The first step in clustering our text data is to convert them to some sort of numerical representation. This can be done using publicly available models, and BERTopic uses the famous sentence-transformers library in this step of the process. If you’re interested in knowing more about how
sentence-transformers works, check out their docs or take a look at my blog post which is a brief explanation of how to use this library for embedding texts locally.
We don’t necessarily need to import
sentence-transformers and do the embeddings step outside the topic generation step as it’s managed by the BERTopic library behind the scenes. But since this is a computationally costly process, we will generate the embeddings once and will store them in our machine’s memory or disk, and pass it to our topic generation model as many times as we want. This will enable us to experiment with various hyperparameters of BERTopic quickly and conveniently.
docs = df["review"].values.tolist() print(len(docs)) docs[:5]
## Pre-calculating embeddings embedding_model = SentenceTransformer("all-MiniLM-L6-v2") embeddings = embedding_model.encode(docs, show_progress_bar=True) ## Storing embeddings on the disk with open("embeddings.pkl", "wb") as f: pickle.dump(embeddings, f) ## We can load the stored embeddings later on if needed with open("embeddings.pkl", "rb") as f: embeddings = pickle.load(f)
Classify reviews into topics
We have another optional but beneficial step before generating topics. In my first attempt to classify texts into topics using BERTopic, meaningless words like “in, an, at, for, etc” had a significant presence in topic representations and some of the final categories had no semantic meaning. We can ask BERTopic to skip these words (which are called
stopwords in the NLP world) by creating a vectorizer model and passing it to our topic generation model:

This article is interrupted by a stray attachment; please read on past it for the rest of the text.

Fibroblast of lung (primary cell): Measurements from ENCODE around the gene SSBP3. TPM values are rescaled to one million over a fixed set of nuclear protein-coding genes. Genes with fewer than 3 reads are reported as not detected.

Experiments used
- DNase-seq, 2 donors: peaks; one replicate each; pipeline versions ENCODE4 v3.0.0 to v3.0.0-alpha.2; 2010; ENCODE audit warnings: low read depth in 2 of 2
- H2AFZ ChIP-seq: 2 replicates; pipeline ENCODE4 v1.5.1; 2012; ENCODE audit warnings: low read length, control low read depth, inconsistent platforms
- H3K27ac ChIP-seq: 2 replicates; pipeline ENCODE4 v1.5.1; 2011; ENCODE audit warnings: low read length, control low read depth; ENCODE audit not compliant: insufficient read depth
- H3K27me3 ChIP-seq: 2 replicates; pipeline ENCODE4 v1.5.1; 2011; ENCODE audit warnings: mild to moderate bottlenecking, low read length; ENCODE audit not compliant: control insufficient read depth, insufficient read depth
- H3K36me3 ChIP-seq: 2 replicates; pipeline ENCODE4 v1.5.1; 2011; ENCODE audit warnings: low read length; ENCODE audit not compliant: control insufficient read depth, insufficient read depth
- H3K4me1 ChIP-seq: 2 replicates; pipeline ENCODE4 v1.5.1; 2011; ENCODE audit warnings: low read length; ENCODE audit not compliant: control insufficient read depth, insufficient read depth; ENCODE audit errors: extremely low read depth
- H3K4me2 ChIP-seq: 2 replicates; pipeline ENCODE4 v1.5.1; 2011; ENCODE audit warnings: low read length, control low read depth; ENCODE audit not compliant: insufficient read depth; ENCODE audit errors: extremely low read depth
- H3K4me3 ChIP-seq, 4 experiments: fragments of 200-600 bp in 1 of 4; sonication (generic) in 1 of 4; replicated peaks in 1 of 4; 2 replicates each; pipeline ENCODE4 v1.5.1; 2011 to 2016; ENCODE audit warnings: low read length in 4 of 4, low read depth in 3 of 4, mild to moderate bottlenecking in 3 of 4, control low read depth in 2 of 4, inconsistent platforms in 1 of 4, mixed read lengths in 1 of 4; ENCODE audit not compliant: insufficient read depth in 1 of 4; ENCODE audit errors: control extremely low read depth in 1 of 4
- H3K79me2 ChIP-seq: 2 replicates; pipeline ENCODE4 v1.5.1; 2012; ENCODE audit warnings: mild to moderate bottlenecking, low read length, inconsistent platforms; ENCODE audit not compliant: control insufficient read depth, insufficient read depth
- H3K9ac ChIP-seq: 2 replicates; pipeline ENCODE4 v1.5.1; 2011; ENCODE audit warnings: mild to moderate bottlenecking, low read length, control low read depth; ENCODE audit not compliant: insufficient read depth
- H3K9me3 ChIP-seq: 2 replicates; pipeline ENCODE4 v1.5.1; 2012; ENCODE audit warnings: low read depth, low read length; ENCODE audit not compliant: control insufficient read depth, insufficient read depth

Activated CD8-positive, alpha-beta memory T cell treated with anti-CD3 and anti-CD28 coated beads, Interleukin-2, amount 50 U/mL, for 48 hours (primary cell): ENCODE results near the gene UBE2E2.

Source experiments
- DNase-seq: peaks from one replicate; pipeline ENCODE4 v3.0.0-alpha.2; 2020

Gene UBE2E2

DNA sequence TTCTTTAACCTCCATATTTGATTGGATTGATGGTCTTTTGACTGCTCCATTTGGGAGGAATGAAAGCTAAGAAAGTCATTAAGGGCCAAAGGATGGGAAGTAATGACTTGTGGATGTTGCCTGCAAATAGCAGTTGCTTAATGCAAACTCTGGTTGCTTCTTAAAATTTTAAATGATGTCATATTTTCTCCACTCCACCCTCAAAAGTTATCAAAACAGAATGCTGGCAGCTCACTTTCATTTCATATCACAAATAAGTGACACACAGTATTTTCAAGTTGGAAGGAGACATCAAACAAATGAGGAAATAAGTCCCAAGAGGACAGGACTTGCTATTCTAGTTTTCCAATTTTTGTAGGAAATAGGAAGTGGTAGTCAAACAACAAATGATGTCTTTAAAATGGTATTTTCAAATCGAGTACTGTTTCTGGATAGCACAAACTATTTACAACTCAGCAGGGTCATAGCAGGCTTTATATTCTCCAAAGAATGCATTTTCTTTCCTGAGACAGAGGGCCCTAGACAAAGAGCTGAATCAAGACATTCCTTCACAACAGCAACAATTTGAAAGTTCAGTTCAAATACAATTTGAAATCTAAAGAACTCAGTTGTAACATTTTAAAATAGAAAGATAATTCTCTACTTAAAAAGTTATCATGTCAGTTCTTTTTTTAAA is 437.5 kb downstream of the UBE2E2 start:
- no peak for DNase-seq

vectorizer_model = CountVectorizer(stop_words="english", ngram_range=(1, 1))
Use the following instead if you want to add some custom stopwords to be skipped:
from nltk.corpus import stopwords default_stopwords = stopwords.words("english") custom_stopwords = ["my", "custom", "list", "of", "words"] stopwords_all = default_stopwords + custom_stopwords vectorizer_model = CountVectorizer(stop_words="english", ngram_range=(1, 1))
Here I’m using the default value for
ngram_range (so it can also be dropped from the above code).
ngram_range is used to determine the range of n-grams extracted by our topic generation model. In simple terms, if we have so many words with two or more words (like
tech debt, etc) and we want to capture them accordingly,
ngram_range should probably be set to
(1, 2) for example, but I experimented with this and final results always seemed more useful with
Now let’s classify the texts into topics:
topic_model = BERTopic( # Pipeline models embedding_model=embedding_model, vectorizer_model=vectorizer_model, # Hyperparameters top_n_words=10, verbose=True ) topics, probs = topic_model.fit_transform(documents=docs, embeddings=embeddings) topic_model.get_topic_info()